Our itineraries are suspiciously planned to make you sure there is a steady climb in height over a number of days to permit for the necessary time for your body to acclimatize to high altitude. Most people can hike to 2,500m without a problem however it is impossible to decide who might be more at risk to altitude sickness at higher altitudes. No single factor such as age, sex or fitness will affect your likelihood of being affected.
As the elevation increases the partial pressure of oxygen is reduced, such as 3,600 there is about 40% less oxygen than at sea level. The body must normalize to having less oxygen.
Acclimatization is the process of the times in which the human body can adapt to the decrease of oxygen at higher altitude. Hiking too high in a short time can results altitude sickness. Several mechanisms of body adjust to less oxygen, the main ones being an increasing rate and depth of breathing followed by the slower process of producing more red blood cells.
At mild acute mountain sickness (AMS), the spectrum of altitude sickness starts. During the acclimatization process many people will experience mild AMS. The symptoms of mild AMS include:
· Nausea & dizziness · Headache · Loss of appetite · Fatigue · Shortness of breath · Disturbed sleep
Symptoms are likely to be worse at night when your breathing rate decreases. As long as symptoms are mild and only an irritation to your incline can continue at a reasonable rate. It is very important that you talk any symptoms of illness to the Leader of your trip.
The best test for reasonable AMS is get the person to walk in a straight line heel to toe, if they are unable to do this then an immediate descent is required. Often only a small decrease in altitude of 300m will relieve the symptoms.The signs and symptoms of Moderate AMS include:
· Severe headache that is not relieved by medication · Nausea and vomiting, increasing weakness and fatigue · Shortness of breath · Decreased coordination (ataxia)
Severe AMS has two serious conditions one being high altitude intellectual edema and the other high altitude pulmonary edema. These should not occur if a sensible acclimatization schedule has been adhered to and usually happens due to people going too high too fast. In both cases the lack of oxygen results in leakage of fluid through the capillary walls into either the lungs or the brain.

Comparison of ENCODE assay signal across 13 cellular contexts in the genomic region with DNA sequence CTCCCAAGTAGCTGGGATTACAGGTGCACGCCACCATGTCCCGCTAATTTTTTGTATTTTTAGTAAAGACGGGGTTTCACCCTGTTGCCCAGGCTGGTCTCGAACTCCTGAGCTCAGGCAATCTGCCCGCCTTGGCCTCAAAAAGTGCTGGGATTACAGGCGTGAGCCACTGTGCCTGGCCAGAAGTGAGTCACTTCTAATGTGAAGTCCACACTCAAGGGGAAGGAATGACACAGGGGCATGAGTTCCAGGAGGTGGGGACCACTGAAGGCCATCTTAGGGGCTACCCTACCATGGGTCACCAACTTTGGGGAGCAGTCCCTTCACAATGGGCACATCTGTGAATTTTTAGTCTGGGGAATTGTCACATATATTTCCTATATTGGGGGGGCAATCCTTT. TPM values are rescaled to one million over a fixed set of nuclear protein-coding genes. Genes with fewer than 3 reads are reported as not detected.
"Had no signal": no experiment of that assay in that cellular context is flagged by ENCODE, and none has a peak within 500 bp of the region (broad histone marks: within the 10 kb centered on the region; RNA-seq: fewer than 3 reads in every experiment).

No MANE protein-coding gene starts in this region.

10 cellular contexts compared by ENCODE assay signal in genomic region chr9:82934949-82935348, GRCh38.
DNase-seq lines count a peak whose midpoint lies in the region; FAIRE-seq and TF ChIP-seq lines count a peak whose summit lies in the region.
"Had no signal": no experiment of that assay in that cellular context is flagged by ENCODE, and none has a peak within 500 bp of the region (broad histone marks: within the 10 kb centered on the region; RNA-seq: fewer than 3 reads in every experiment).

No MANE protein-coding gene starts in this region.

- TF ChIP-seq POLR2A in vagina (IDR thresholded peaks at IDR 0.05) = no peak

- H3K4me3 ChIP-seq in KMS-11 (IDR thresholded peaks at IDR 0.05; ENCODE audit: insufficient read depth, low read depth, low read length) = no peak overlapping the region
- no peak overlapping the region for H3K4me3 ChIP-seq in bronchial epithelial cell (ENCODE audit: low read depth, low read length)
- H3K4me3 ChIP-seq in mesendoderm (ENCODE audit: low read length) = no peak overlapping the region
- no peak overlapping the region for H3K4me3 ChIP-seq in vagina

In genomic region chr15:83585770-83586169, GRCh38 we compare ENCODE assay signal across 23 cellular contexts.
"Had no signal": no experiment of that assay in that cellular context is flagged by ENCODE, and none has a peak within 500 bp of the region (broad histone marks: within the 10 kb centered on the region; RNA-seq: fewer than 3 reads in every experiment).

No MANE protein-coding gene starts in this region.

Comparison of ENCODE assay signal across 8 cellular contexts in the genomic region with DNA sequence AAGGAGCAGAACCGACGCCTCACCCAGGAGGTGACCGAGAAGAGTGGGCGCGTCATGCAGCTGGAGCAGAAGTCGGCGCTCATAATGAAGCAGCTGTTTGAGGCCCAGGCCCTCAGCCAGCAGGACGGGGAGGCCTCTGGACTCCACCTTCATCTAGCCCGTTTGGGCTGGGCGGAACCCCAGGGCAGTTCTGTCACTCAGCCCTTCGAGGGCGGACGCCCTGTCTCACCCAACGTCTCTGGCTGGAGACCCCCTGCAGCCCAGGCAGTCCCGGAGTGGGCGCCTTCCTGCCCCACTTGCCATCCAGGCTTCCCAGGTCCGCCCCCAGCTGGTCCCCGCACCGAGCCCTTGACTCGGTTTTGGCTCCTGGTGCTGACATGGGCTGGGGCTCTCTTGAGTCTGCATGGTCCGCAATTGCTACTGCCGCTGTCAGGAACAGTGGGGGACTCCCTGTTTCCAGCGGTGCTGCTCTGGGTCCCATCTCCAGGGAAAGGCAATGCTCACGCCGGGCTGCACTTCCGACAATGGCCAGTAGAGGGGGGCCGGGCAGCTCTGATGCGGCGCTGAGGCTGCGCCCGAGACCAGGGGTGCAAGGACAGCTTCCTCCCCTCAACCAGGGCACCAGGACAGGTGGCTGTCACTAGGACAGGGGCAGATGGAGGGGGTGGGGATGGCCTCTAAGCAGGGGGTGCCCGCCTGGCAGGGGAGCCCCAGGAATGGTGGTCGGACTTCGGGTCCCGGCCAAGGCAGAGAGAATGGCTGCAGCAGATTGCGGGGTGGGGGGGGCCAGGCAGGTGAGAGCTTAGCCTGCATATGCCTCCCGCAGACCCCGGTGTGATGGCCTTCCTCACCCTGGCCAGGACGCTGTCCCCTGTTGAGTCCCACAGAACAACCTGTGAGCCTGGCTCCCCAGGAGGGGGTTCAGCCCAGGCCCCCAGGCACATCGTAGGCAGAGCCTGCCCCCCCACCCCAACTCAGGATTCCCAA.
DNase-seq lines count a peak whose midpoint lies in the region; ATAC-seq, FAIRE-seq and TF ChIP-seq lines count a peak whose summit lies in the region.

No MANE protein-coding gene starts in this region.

Symptoms of High Altitude Pulmonary Edema (HAPE):
· Shortness of breath at rest · Tightness in the chest, and a persistent cough bringing up white, watery, or frothy fluid · Fatigue and weakness · Confusion, and irrational behavior
Symptoms of High Altitude Cerebral Edema (HACE):
· Headache · Disorientation · Loss of coordination · Confusion and irrational behavior · Decreasing levels of consciousness · Loss of memory · Hallucinations · Coma
Instant descent is necessary for someone with HACE and/or HAPE. There is also medication that may be used for treatment.
The guidelines state that when you get above 3,000 meters, you should increase your elevation by approx. 300 meters per day, and for every 900 meters of elevation increased take a rest day.
· If you have symptoms of moderate AMS do not go higher until symptoms decrease. · If symptoms increase, descend immediately! · Remember that people acclimatize at different rates. · Make sure you are properly hydrated by drinking at least four liters per day. Urine should be copious and clear to pale yellow · Do not over exercise yourself at altitude